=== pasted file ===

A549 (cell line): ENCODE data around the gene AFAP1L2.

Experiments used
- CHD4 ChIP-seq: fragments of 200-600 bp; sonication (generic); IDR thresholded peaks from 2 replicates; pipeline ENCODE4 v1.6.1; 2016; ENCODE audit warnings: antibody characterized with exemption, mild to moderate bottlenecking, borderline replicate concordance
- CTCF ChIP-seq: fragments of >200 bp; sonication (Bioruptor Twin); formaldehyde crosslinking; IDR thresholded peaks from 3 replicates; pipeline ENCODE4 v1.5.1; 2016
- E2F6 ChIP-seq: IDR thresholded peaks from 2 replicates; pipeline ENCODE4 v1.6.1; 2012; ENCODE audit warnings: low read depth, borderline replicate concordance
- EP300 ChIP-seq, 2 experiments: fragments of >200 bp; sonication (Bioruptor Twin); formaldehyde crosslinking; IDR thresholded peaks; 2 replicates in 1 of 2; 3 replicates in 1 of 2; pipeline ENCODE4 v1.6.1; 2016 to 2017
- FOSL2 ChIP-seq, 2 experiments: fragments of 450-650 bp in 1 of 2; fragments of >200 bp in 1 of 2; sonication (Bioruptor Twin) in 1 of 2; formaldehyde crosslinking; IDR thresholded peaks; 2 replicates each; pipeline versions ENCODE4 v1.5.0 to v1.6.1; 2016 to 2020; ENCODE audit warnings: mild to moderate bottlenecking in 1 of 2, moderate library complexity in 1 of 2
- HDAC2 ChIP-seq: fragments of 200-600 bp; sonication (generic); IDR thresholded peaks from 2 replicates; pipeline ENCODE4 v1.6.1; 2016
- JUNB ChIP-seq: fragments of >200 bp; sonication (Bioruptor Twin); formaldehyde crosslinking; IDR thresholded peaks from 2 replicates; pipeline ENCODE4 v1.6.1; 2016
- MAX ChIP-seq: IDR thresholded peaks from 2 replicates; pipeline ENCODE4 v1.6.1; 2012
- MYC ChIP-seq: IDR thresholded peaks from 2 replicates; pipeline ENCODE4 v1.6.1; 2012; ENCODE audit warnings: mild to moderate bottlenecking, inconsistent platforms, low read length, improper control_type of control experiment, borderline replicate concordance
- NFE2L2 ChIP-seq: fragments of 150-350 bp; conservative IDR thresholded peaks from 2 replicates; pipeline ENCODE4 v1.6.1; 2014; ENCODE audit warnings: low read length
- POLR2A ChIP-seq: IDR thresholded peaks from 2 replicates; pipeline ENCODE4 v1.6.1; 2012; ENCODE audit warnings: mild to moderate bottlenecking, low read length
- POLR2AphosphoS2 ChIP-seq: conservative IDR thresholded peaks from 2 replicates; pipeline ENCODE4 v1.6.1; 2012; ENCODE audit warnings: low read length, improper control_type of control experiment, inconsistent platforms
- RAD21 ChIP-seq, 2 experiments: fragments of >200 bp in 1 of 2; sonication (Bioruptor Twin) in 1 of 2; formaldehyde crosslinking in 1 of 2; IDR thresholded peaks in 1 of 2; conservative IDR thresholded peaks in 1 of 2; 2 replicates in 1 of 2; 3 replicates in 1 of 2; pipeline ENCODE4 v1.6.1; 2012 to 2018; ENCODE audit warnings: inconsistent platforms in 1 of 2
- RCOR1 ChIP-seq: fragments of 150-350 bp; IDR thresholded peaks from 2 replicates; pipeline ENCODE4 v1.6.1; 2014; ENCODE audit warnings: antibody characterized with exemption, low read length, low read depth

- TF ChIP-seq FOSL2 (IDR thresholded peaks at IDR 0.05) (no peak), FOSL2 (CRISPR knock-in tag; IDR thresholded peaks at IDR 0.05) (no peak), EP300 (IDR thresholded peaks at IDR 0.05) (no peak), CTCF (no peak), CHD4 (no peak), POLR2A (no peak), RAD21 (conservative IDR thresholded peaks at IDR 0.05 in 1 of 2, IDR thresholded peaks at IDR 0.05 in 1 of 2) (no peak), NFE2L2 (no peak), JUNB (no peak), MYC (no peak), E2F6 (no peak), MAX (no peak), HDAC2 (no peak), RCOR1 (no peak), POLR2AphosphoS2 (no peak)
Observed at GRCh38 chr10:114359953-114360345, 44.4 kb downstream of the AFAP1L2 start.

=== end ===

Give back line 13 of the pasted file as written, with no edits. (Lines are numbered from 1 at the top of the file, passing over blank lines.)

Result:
- POLR2A ChIP-seq: IDR thresholded peaks from 2 replicates; pipeline ENCODE4 v1.6.1; 2012; ENCODE audit warnings: mild to moderate bottlenecking, low read length